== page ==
I wish I could explain how different life in a small Southern town really is. I’ll admit it— while in Tennessee I worried and stressed too much. I thought my purpose there was to start my life and find a job in Nashville. Really, looking back on those four months, I realize they were simply a gift. It was a time to reflect, relax and enjoy the little things in life; a time to slow down; a change of pace; new scenery and new experiences. I was a city girl stuck in a small town, so it’s strange to think I miss it. I miss walking the dogs down little streets with pretty houses and taking the shortcuts through backyard alleyways. I miss the tiny mop dog with the funny bark who would run to the street in attempt to scare us away. I miss escaping on roads that brought you back to a different time. Below the trees and in the shadowed streets existed a different world. Looking up at the sky, I could actually see the stars. Silly adventures like hunting for a gravesite due to mother’s obsession with Ancestry dot com. An evening could be spent on a fallen tree trunk in the middle of the park, waiting for deer to pass.

I was consistently surprised at how people just let things go-- houses abandoned, barns caved in, cars covered in grass. The corner store had catfish for lunch on Fridays. The hunting section in Wal-Mart was so large that it included a whole section of pink women’s camouflaged clothing. We attended every holiday parade where I stood in the middle of the square, feeling nearly like a Gilmore girl. In the old pharmacy sits a little table in the back of the store where four old men sit and drink their 10 cent coffee. A third of the store is an ice cream parlor, serving the only real banana split I’ve ever consumed. On days where there was nothing to do, I stood in the cold outside Walgreens, waiting in line to purchase a Redbox DVD. Why they put the machine outside, and not inside, is beyond me.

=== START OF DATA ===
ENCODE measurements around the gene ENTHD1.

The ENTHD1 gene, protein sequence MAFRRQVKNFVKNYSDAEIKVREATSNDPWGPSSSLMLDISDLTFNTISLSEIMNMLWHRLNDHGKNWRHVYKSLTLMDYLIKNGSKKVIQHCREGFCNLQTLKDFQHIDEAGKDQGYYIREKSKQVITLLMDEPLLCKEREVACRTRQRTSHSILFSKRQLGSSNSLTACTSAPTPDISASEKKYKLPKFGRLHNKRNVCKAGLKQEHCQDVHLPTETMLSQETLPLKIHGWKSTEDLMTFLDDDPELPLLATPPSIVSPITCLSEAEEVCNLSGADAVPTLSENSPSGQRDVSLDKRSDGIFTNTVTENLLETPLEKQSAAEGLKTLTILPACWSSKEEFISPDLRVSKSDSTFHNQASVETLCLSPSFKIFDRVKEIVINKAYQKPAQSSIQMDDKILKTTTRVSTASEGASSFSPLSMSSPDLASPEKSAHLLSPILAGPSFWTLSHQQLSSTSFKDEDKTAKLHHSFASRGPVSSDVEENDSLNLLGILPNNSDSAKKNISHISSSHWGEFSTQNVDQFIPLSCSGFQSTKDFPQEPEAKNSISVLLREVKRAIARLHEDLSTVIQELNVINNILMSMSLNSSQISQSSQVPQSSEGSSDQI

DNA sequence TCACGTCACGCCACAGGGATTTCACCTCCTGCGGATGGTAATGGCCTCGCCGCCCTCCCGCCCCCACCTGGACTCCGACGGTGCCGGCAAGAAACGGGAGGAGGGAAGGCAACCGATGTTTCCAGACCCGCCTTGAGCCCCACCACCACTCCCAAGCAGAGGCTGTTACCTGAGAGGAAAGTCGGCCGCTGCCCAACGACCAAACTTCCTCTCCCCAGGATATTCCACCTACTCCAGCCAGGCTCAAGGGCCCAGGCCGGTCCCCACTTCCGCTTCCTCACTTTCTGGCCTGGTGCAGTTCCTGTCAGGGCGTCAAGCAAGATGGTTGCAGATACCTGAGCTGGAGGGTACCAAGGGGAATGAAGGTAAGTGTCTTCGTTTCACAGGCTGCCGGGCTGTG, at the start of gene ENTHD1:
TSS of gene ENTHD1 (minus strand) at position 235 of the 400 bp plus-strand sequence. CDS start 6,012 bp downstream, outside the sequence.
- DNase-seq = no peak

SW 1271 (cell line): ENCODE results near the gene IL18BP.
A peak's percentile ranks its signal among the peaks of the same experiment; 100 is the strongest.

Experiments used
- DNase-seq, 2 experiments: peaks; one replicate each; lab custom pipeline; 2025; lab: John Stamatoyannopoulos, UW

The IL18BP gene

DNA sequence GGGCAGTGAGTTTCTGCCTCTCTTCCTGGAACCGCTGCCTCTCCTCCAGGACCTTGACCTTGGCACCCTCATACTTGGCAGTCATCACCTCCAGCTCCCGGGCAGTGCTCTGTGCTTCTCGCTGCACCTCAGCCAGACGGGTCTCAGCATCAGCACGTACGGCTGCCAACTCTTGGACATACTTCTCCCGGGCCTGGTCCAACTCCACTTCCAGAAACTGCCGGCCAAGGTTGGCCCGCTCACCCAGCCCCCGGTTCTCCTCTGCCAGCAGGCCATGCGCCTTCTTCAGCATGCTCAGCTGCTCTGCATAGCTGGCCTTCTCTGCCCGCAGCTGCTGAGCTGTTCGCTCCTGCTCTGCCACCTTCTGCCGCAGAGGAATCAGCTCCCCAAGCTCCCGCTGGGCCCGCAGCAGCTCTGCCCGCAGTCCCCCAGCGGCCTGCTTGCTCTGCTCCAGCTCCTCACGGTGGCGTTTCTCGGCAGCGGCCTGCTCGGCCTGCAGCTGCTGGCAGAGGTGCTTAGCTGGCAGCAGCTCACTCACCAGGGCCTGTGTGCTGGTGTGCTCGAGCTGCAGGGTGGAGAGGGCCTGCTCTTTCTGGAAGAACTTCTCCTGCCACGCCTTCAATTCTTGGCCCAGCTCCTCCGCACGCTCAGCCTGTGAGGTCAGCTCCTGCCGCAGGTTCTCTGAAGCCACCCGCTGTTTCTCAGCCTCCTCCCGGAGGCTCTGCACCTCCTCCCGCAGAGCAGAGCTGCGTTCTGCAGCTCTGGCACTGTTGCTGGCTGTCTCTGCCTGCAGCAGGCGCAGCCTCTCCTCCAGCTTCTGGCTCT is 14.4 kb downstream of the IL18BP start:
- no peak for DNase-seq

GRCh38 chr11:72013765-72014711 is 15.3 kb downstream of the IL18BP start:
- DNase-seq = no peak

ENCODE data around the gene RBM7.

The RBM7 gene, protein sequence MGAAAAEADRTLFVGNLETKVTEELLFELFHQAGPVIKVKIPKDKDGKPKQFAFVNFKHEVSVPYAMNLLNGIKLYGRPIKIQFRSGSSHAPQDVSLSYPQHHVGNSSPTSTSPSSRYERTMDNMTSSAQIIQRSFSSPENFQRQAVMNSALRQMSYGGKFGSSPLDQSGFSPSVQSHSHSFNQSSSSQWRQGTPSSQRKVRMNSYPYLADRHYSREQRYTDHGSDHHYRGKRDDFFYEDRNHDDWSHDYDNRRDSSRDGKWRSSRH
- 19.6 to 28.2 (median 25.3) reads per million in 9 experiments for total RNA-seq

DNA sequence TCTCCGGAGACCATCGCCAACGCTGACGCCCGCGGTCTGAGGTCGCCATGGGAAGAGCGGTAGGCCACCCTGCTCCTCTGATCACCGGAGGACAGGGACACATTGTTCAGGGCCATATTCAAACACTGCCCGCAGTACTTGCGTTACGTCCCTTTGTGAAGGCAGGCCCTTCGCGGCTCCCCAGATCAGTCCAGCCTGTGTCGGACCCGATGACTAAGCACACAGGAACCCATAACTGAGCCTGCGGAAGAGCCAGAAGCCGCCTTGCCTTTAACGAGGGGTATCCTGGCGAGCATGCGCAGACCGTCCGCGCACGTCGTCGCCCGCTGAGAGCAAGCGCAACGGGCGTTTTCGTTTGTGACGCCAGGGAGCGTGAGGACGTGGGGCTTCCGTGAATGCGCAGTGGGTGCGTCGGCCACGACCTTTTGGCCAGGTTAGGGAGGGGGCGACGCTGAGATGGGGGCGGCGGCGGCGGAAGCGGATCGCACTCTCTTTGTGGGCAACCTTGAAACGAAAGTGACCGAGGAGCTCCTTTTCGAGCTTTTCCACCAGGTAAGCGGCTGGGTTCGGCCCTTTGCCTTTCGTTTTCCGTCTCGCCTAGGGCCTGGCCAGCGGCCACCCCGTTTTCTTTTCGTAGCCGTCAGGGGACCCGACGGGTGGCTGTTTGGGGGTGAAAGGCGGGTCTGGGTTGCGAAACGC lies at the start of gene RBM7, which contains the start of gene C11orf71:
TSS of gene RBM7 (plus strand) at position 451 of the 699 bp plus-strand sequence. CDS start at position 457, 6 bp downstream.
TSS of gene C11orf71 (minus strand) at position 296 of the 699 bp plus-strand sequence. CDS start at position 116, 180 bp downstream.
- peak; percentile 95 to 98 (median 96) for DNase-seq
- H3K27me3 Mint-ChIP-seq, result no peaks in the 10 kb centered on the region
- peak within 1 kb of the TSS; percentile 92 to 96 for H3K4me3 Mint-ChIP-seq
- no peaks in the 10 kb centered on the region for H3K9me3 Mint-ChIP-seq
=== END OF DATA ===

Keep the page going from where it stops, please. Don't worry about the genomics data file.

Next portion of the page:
Days prior to December were spent waiting for Dominic to get out of kindergarten school. Tiffany and I made few random trips to Franklin or Nashville. We walked down Music Row, stopping in cowboy boot shops. We enjoyed Caramel Apple Spices from Starbucks and extravagant cupcakes from the small stand inside the mall. Twice we listened to a free concert at the park. An indie Spanish-speaking band was our fave. In October we carved pumpkins. Dominic dressed as the Dark Knight— complete with rad Converse-- on Halloween. We walked on trails in the park, discovering hidden stairs. We swung on the swing set at the playground. Pictures were snapped as Dominic ran across the creek at Mt. Zion. We walked across the swinging bridge and skipped rocks along the water. In winter I danced in the snow. I'm still in awe at the perfect design of snowflakes. Look close, you can see it. No one the same, but each wonderfully crafted. I admired the trees as they changed from green to orange, yellow, red to nothing but bare limbs.

It all ended as quickly as it began.

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